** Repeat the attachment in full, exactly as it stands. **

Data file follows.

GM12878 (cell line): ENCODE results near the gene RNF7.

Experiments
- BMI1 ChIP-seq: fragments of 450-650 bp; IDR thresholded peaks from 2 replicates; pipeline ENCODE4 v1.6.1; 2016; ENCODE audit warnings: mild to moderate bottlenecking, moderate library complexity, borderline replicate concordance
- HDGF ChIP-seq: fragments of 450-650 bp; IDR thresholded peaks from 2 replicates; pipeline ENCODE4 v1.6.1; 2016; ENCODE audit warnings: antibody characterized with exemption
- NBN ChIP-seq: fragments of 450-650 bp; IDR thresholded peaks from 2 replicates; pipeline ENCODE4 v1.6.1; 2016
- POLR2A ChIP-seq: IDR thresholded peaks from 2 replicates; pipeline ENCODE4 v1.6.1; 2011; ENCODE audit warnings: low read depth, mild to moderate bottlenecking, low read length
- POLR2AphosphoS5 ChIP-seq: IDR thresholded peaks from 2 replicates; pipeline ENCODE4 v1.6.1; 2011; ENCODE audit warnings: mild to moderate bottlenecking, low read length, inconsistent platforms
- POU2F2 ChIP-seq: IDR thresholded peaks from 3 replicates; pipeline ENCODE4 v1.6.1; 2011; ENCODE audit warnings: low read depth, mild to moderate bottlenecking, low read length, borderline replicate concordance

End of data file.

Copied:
GM12878 (cell line): ENCODE results near the gene RNF7.

Experiments
- BMI1 ChIP-seq: fragments of 450-650 bp; IDR thresholded peaks from 2 replicates; pipeline ENCODE4 v1.6.1; 2016; ENCODE audit warnings: mild to moderate bottlenecking, moderate library complexity, borderline replicate concordance
- HDGF ChIP-seq: fragments of 450-650 bp; IDR thresholded peaks from 2 replicates; pipeline ENCODE4 v1.6.1; 2016; ENCODE audit warnings: antibody characterized with exemption
- NBN ChIP-seq: fragments of 450-650 bp; IDR thresholded peaks from 2 replicates; pipeline ENCODE4 v1.6.1; 2016
- POLR2A ChIP-seq: IDR thresholded peaks from 2 replicates; pipeline ENCODE4 v1.6.1; 2011; ENCODE audit warnings: low read depth, mild to moderate bottlenecking, low read length
- POLR2AphosphoS5 ChIP-seq: IDR thresholded peaks from 2 replicates; pipeline ENCODE4 v1.6.1; 2011; ENCODE audit warnings: mild to moderate bottlenecking, low read length, inconsistent platforms
- POU2F2 ChIP-seq: IDR thresholded peaks from 3 replicates; pipeline ENCODE4 v1.6.1; 2011; ENCODE audit warnings: low read depth, mild to moderate bottlenecking, low read length, borderline replicate concordance